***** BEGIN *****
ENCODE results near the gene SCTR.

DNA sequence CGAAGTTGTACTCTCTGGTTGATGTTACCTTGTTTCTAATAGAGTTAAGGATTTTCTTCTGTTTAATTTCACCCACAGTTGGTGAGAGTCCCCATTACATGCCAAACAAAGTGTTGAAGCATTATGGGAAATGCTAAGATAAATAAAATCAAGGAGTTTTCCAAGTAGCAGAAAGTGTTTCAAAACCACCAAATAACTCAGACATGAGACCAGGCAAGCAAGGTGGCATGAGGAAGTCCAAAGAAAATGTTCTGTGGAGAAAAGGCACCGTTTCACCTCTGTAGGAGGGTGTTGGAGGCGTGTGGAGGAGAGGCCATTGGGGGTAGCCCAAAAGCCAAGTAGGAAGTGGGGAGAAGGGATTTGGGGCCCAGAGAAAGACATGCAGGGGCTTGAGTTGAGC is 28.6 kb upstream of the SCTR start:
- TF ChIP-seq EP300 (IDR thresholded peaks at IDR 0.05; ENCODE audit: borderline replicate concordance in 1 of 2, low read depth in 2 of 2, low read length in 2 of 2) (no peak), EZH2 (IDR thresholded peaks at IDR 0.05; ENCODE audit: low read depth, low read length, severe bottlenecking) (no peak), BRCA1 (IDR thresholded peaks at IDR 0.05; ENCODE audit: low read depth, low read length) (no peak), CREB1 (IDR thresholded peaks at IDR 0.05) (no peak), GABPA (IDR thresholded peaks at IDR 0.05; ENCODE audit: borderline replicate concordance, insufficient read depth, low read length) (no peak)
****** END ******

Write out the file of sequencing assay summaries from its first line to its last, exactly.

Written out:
ENCODE results near the gene SCTR.

DNA sequence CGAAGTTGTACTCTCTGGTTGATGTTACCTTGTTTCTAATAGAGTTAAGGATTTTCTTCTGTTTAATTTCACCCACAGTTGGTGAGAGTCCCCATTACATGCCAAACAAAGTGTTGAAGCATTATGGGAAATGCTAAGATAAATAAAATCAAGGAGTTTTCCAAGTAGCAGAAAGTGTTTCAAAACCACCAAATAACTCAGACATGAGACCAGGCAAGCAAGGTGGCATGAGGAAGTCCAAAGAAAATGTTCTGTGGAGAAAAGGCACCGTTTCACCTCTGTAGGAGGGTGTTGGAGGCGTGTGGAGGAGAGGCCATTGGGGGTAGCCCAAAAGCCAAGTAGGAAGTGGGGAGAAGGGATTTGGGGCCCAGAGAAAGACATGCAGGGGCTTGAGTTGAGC is 28.6 kb upstream of the SCTR start:
- TF ChIP-seq EP300 (IDR thresholded peaks at IDR 0.05; ENCODE audit: borderline replicate concordance in 1 of 2, low read depth in 2 of 2, low read length in 2 of 2) (no peak), EZH2 (IDR thresholded peaks at IDR 0.05; ENCODE audit: low read depth, low read length, severe bottlenecking) (no peak), BRCA1 (IDR thresholded peaks at IDR 0.05; ENCODE audit: low read depth, low read length) (no peak), CREB1 (IDR thresholded peaks at IDR 0.05) (no peak), GABPA (IDR thresholded peaks at IDR 0.05; ENCODE audit: borderline replicate concordance, insufficient read depth, low read length) (no peak)